In a move reflective of the growing importance of in-store analytics solutions for retailers, airport services giant SITA has acquired passenger analytics startup Mexia Interactive, the companies announced last week.
More than 90% of shoppers combine digital and physical channels on the path to purchase, and four in 10 online shoppers are using buy-online, pick-up-in-store (BOPIS) checkout options. But the big news coming out of the 2018 holiday season isn’t how many shoppers are taking advantage of online-to-offline fulfillment. It’s how few retailers are offering it.
Many brick-and-mortar businesses struggle to track and market to their customers in a way that generates additional sales. A startup called Bridg is looking to change that by launching a platform designed to help restaurants and retailers connect with “previously invisible” customers.
Startup Happy Returns, based in Santa Monica and founded by alums from HauteLook and NordstromRack.com, offers a way for shoppers to return e-commerce purchases at real-world kiosks. Beginning this fall, Happy Returns will be setting up kiosks—which it calls “Return Bars”—at five campuses around the country to capitalize on the returns generated by back-to-college online shopping.
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Recognizing and looking to capitalize on the fact that some businesses may have needs its own software does not exhaust, Square announced on Thursday the release of the Square Reader SDK, which will allow developers serving brands and SMBs around the world to redesign the check-out experience in exactly the right way for their specific businesses.
The digital product innovation company for retailers, Stuzo, and mobile retail solution provider Koupon Media are partnering up to furnish retailers with increasingly streamlined strategies to capture consumers’ attention where their eyes most linger: on the screens of their mobile phones.
Prime Day underscores Amazon’s power in the retail market because it compels the over 100 million consumers who pay for that service to make the most of their investment by purchasing directly from Amazon. Local businesses are hardly in a position to compete.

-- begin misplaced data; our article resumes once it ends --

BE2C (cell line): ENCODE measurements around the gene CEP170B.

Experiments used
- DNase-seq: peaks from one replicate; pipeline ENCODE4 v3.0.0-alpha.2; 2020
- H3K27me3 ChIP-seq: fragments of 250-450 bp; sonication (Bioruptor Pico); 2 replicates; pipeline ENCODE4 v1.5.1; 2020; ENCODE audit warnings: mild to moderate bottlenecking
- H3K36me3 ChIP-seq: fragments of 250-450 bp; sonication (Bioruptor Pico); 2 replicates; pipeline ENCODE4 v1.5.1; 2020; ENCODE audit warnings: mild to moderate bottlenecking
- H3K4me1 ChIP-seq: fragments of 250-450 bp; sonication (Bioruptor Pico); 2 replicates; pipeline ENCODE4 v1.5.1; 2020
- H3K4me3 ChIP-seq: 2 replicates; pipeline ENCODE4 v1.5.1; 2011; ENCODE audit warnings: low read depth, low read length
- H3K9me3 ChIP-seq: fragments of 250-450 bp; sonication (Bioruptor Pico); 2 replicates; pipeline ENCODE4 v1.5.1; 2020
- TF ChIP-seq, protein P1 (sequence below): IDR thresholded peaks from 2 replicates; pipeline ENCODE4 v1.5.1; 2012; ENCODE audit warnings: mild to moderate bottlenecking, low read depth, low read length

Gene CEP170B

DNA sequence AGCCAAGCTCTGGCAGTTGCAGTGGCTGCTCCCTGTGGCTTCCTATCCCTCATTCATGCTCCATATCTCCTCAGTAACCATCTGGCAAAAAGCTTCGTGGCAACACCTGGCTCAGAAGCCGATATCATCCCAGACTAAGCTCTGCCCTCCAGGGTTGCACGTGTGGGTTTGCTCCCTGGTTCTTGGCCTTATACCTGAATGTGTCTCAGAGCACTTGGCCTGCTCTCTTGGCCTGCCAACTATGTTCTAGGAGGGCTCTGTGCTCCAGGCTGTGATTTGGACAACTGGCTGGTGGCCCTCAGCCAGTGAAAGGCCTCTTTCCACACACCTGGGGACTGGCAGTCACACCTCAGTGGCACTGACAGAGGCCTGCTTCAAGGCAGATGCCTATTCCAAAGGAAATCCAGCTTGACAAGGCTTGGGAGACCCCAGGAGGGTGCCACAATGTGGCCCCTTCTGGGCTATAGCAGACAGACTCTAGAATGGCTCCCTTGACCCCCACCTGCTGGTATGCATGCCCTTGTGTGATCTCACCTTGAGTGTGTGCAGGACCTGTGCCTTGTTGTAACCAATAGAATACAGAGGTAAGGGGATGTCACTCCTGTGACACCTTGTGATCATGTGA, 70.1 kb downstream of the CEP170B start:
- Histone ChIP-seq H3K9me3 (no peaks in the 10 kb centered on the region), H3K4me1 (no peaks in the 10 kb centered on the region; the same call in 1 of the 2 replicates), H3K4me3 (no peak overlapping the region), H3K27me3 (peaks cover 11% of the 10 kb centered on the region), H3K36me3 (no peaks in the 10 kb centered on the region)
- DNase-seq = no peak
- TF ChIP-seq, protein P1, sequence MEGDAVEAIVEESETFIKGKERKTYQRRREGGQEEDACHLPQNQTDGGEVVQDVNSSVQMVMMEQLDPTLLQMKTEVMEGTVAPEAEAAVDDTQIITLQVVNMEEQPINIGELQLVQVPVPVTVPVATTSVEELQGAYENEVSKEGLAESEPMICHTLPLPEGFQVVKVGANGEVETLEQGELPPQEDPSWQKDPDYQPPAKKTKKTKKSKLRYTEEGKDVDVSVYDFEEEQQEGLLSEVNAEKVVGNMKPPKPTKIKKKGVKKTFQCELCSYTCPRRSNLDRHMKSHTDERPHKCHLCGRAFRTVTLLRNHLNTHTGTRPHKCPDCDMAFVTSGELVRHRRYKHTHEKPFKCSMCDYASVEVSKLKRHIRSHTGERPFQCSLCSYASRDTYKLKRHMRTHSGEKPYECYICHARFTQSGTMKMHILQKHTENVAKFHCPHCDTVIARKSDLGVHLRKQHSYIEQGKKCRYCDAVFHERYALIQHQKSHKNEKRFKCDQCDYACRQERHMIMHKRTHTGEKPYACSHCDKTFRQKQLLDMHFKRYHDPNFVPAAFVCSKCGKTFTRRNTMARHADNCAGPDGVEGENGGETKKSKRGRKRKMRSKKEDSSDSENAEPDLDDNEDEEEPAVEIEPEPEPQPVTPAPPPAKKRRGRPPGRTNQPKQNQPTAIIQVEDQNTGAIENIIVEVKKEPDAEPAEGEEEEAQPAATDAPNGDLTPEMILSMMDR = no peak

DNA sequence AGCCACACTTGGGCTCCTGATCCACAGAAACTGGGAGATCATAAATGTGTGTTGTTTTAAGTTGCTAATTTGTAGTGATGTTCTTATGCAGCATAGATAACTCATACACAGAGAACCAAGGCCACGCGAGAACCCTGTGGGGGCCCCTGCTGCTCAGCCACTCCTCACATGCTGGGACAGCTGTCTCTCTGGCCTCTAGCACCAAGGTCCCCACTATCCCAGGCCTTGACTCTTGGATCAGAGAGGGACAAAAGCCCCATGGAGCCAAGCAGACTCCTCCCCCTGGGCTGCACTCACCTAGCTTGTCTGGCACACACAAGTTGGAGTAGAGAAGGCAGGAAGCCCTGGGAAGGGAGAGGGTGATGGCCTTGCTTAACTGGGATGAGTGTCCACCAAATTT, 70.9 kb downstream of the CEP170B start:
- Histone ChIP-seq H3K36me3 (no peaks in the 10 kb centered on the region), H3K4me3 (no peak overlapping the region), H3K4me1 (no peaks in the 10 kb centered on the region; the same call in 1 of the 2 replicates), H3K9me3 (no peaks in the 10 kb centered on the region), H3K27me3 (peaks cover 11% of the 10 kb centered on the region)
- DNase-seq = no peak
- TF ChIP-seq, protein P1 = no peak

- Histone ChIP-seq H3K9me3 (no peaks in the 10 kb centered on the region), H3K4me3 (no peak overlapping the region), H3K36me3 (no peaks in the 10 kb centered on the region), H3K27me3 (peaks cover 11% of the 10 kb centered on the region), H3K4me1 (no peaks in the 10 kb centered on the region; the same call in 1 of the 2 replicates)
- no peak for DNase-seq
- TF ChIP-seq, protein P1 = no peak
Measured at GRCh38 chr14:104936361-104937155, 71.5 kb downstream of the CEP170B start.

Retailers love push marketing. But the practice relies on consumer data in order to work, and that’s becoming a major problem with the European Union’s new General Data Protection Regulation firmly in effect.
In one year, digital search company Pointy has grown from 13 to about 30 employees, moved into a new office, and seen significant growth in its product, which allows retailers to publishes their inventories online, attracting potential customers nearby. What hasn’t changed much is the company’s culture, says co-founder Mark Cummins.
Nearly eight in 10 retailers now partner with third-party data providers to collect geolocation data, and 71% are leveraging location data for advertising purposes, according to a new report sponsored by Blis.
So-called “smart” shelves are changing the way retailers interact with customers on the sales floor and offering added value to consumer-facing store apps. Here are five examples of smart shelving technologies being used by retailers right now.
In an effort to learn more about shopper behaviors and patterns, the data science team at the mobile location firm Blis analyzed post-holiday foot traffic patterns at Macy’s, Bloomingdales, Saks, and Lord & Taylor in New York City.
Here are five examples of hyperlocal vendors offering the latest personalization solutions for brands and retailers right now.
With the right approaches and strategies, stores can connect with consumers throughout December, even as the clock ticks down to everyone’s end-of-year celebrations. So, hitch your sleigh to the following five activations — put these in your marketing mix and get ready to toast your company’s end-of-year sales with a cup of retail cheer.
The holiday season isn’t just an important time for small businesses, it’s the important time. Nearly one-third of store owners say they are completely dependent on revenue earned during this period, according to a new survey by Vistaprint.
The 2017 holiday shopping season is off to a healthy start, with consumer spending on Black Friday reaching a record $5 billion. Data from ShopperTrak shows that traffic at brick-and-mortar stores decreased less than 1% from Black Friday last year, which is actually good news compared to what some analysts had been fearing.
This holiday season, retailers with physical locations are working feverishly to compete against e-commerce giants like Amazon. Technologies that capture historical, location-based data from devices have become the next great hope for these brands, even as the physical and online shopping worlds continue to merge.
“The most exhilarating thing about being in mobile is that it’s ever-changing. The traditional way of doing retail is dying; you have to reinvent yourself to stay relevant,” James Meeks, former head of mobile at JCPenney, told Street Fight.